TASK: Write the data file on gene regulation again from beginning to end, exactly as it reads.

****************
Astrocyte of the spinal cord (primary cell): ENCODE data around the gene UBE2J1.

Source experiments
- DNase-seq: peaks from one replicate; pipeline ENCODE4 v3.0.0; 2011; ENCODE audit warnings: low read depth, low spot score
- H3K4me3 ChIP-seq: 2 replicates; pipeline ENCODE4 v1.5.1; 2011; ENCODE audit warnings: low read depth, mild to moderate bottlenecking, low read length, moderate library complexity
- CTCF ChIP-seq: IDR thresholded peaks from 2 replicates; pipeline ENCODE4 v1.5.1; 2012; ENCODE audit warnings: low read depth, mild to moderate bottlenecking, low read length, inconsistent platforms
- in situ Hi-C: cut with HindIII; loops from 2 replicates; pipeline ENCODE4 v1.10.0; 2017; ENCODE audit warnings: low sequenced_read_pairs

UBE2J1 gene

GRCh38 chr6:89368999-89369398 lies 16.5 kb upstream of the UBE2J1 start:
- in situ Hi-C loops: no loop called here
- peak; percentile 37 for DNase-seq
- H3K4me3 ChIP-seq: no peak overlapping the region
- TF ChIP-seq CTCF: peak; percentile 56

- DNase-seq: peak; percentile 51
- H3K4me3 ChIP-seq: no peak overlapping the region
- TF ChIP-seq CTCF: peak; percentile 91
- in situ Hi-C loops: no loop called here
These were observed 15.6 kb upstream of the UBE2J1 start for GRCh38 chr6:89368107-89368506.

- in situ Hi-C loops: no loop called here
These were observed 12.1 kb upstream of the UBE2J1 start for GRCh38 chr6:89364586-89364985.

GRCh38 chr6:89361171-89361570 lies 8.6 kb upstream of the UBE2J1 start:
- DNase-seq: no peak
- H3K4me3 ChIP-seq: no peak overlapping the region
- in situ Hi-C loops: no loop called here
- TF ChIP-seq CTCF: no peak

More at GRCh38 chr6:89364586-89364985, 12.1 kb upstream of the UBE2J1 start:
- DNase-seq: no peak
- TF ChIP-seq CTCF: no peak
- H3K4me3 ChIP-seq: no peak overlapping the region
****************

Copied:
Astrocyte of the spinal cord (primary cell): ENCODE data around the gene UBE2J1.

Source experiments
- DNase-seq: peaks from one replicate; pipeline ENCODE4 v3.0.0; 2011; ENCODE audit warnings: low read depth, low spot score
- H3K4me3 ChIP-seq: 2 replicates; pipeline ENCODE4 v1.5.1; 2011; ENCODE audit warnings: low read depth, mild to moderate bottlenecking, low read length, moderate library complexity
- CTCF ChIP-seq: IDR thresholded peaks from 2 replicates; pipeline ENCODE4 v1.5.1; 2012; ENCODE audit warnings: low read depth, mild to moderate bottlenecking, low read length, inconsistent platforms
- in situ Hi-C: cut with HindIII; loops from 2 replicates; pipeline ENCODE4 v1.10.0; 2017; ENCODE audit warnings: low sequenced_read_pairs

UBE2J1 gene

GRCh38 chr6:89368999-89369398 lies 16.5 kb upstream of the UBE2J1 start:
- in situ Hi-C loops: no loop called here
- peak; percentile 37 for DNase-seq
- H3K4me3 ChIP-seq: no peak overlapping the region
- TF ChIP-seq CTCF: peak; percentile 56

- DNase-seq: peak; percentile 51
- H3K4me3 ChIP-seq: no peak overlapping the region
- TF ChIP-seq CTCF: peak; percentile 91
- in situ Hi-C loops: no loop called here
These were observed 15.6 kb upstream of the UBE2J1 start for GRCh38 chr6:89368107-89368506.

- in situ Hi-C loops: no loop called here
These were observed 12.1 kb upstream of the UBE2J1 start for GRCh38 chr6:89364586-89364985.

GRCh38 chr6:89361171-89361570 lies 8.6 kb upstream of the UBE2J1 start:
- DNase-seq: no peak
- H3K4me3 ChIP-seq: no peak overlapping the region
- in situ Hi-C loops: no loop called here
- TF ChIP-seq CTCF: no peak

More at GRCh38 chr6:89364586-89364985, 12.1 kb upstream of the UBE2J1 start:
- DNase-seq: no peak
- TF ChIP-seq CTCF: no peak
- H3K4me3 ChIP-seq: no peak overlapping the region